PAT-testing is the process of checking electrical appliances and equipment to ensure that it is safe to use and doesn’t present any danger to people in the workplace. External damage is checked and noted, as well as more in-depth information provided by testing. Some of the things checked are:
– Damaged flexes and plugs
– Damaged equipment (discolouration/burn marks)
– Correctly wired plugs/ corrected rated fuses
– More in-depth tests such as earth continuity testing, insulation resistance, polarity test and an earth leakage test.
The whole process is correctly termed ‘In-Service Inspection & Testing of Electrical Equipment’ of which PAT testing is a part. The three parts that form In-service Inspection & Testing of Electrical Equipment are:
– User checks – informal checking over the appliance and checking for problems, such as scorch marks. These are not a formal part of the testing, but employees should be informed of the fault.
– Formal Visual Inspections – inspecting the equipment for damage. 90% of faults are found during this part.
– Combined inspections and PAT testing – appliances are tested to ensure they aren’t a source of danger. The formal visual inspection followed by PAT testing.
Is PAT-testing a legal requirement?
PAT-testing is not a legal requirement. It is a common misconception that companies must have all of their electrical appliances PAT-tested on an annual basis. In fact, there is absolutely no legal obligation with regard to PAT-testing.
Some small, low-risk businesses may not need PAT-testing. For example, an office with only a computer and a printer would be at low risk for electrical damage. An office with a vacuum cleaner, refrigerator, coffee machine and frequently used kettle may, on the other hand, benefit from PAT-testing.
However, unless there is a high volume of dangerous or frequently used appliances, there is unlikely to be a need to carry out PAT testing on an annual basis. Companies should carry out a risk assessment, and then PAT test appliances accordingly. They may find that they only need to test one item annually, and everything else only needs testing every five years.
What laws are put in place with regards to electrical equipment?
Just because PAT-testing is not a legal requirement doesn’t mean that businesses should completely disregard PAT-testing. There are several laws that they must abide by, which pertain directly to testing. Some relevant laws are:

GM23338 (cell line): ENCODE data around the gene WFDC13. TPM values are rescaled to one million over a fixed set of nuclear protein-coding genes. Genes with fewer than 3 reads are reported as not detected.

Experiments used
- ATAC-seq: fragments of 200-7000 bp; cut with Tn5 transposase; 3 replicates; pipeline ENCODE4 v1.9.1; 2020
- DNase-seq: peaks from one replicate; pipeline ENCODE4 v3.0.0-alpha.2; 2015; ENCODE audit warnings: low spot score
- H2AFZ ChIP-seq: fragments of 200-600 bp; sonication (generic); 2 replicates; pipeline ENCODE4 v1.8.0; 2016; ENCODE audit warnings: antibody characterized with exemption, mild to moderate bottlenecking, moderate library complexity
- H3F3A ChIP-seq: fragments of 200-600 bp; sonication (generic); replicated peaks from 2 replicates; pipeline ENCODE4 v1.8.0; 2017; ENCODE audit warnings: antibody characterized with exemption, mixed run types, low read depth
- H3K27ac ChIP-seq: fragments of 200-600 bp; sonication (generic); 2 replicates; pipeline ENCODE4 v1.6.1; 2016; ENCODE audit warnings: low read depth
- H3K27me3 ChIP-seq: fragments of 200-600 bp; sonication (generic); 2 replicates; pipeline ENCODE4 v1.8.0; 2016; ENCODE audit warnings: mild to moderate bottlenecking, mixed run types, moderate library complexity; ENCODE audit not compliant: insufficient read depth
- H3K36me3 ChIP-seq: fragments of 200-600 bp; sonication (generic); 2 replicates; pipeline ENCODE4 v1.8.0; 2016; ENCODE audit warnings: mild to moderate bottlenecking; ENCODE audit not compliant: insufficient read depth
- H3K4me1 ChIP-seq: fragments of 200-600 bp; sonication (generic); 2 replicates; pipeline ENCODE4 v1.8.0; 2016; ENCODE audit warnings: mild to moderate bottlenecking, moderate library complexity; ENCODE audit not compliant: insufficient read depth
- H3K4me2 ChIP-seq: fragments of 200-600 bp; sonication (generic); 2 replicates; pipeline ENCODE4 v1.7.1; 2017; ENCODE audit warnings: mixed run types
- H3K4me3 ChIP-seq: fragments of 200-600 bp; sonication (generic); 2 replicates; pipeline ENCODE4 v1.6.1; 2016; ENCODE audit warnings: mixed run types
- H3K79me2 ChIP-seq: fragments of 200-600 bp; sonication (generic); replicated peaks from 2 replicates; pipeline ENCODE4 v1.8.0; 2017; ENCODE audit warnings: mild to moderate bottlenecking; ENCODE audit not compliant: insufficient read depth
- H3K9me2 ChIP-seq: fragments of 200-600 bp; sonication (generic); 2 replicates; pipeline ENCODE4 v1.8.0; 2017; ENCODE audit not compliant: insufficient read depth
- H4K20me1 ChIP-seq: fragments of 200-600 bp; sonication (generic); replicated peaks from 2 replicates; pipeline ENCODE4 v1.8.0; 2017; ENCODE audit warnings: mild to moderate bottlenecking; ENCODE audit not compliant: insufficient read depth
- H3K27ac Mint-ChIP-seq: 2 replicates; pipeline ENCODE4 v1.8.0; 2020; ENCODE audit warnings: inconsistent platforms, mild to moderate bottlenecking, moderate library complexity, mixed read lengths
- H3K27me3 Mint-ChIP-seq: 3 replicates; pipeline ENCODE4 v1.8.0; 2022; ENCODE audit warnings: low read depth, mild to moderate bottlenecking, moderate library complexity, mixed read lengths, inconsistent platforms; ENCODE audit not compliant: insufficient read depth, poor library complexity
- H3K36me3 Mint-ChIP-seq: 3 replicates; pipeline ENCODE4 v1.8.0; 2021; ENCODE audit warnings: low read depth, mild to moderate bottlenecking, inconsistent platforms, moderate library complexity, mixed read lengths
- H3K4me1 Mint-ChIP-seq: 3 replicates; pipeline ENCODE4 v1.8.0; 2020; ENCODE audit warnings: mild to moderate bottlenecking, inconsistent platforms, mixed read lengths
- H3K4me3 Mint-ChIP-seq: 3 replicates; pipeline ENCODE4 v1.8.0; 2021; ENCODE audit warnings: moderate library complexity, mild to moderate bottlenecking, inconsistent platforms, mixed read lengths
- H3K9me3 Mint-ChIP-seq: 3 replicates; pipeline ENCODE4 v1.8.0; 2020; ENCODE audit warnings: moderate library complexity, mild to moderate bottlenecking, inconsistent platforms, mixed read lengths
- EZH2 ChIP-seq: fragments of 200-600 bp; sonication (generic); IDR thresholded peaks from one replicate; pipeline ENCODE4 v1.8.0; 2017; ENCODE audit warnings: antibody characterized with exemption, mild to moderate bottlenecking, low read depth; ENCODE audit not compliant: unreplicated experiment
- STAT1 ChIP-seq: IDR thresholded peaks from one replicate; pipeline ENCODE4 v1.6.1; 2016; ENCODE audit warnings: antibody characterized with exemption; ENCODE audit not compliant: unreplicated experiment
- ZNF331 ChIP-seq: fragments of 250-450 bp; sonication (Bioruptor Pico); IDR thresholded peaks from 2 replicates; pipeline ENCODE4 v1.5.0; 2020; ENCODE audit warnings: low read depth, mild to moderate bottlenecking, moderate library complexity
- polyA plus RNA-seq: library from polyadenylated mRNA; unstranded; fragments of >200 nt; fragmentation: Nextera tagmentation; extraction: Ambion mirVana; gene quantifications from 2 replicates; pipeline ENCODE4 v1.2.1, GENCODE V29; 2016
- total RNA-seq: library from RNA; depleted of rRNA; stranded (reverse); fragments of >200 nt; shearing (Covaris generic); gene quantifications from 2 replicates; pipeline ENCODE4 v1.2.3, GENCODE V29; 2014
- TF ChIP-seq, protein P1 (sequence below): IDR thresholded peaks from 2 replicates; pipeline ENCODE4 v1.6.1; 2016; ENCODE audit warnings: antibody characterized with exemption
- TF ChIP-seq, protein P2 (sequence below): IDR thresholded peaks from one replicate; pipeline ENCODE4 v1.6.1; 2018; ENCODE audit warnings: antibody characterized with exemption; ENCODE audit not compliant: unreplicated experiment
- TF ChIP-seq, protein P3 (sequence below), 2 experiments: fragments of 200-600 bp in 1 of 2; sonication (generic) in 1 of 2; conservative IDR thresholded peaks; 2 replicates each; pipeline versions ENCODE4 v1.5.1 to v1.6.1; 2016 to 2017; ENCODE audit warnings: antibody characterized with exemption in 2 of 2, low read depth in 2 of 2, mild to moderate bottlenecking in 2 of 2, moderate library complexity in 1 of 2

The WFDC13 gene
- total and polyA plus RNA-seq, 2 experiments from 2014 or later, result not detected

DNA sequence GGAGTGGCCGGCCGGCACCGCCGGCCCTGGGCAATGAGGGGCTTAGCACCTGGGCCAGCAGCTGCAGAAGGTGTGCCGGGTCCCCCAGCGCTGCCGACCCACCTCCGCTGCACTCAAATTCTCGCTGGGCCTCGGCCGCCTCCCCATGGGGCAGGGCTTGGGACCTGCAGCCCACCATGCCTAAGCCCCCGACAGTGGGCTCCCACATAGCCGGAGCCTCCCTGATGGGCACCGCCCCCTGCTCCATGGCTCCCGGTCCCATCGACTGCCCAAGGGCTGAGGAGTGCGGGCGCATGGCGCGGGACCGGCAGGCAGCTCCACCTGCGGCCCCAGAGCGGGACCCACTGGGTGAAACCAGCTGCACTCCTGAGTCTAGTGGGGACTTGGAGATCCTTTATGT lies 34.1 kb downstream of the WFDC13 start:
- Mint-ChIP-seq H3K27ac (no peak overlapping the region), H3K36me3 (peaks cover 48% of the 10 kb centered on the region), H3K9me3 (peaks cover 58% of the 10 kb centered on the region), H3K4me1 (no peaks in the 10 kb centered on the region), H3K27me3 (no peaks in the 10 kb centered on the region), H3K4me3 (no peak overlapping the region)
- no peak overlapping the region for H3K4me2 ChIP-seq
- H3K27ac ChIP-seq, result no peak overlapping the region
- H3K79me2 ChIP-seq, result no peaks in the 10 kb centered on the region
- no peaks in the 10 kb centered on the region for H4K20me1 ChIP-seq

– Health and Safety at Work Act (1974) – an employer has a duty for ‘the provision and maintenance of plant and systems of work that are, so far as is reasonably practicable, safe and without risks to health’.
– The Electricity at Work Regulations (1989) – this decrees that ‘as may be necessary to prevent danger, all systems shall be maintained so as to prevent, so far as is reasonably practicable, such danger’
– The Provision and Use if Work Equipment Regulations (1998) – employers must ‘ensure that work equipment is so constructed or adapted as to be suitable for the purpose for which it is used or provided’
– The Management of Health and Safety at Work Regulations (1999) – employers must carry out a risk assessment to ensure that employees (and anyone else on the premises) are not in danger
Can only a qualified electrician PAT test?
In short, no. Few qualified electricians carry out PAT-testing, preferring to give the job to either a trainee or a non-qualified competent person. The only requirement of the person allowed to perform PAT testing is that they are competent. The law’s definition of a competent person (per page 13 of the IEE Code of Practice) is as follows:
– Have adequate knowledge of electricity
– Have adequate experience of electrical work
– Have adequate understanding of the system to be worked on and practical experience of that class of system
– Have an understanding of the hazards that can arise during the work and precautions that need to be taken
– Have the ability to recognise at all times whether it is safe for work to continue.
It is recommended that the designated competent person completes a course on PAT-testing, during which they will sit a test and be assessed as competent by a PAT testing instructor, although again, this is not a legal requirement. However, since one employee can PAT test for any premises, it’s often worth the initial investment of the course, since even if a company has multiple sites, they only need one competent person to PAT test.
A company’s PAT testing procedure depends on the volume of electrical appliances in the workplace. The size of the company also determines whether or not they hire an independent PAT testing company, although often it can be far more cost effective to train an existing competent employee.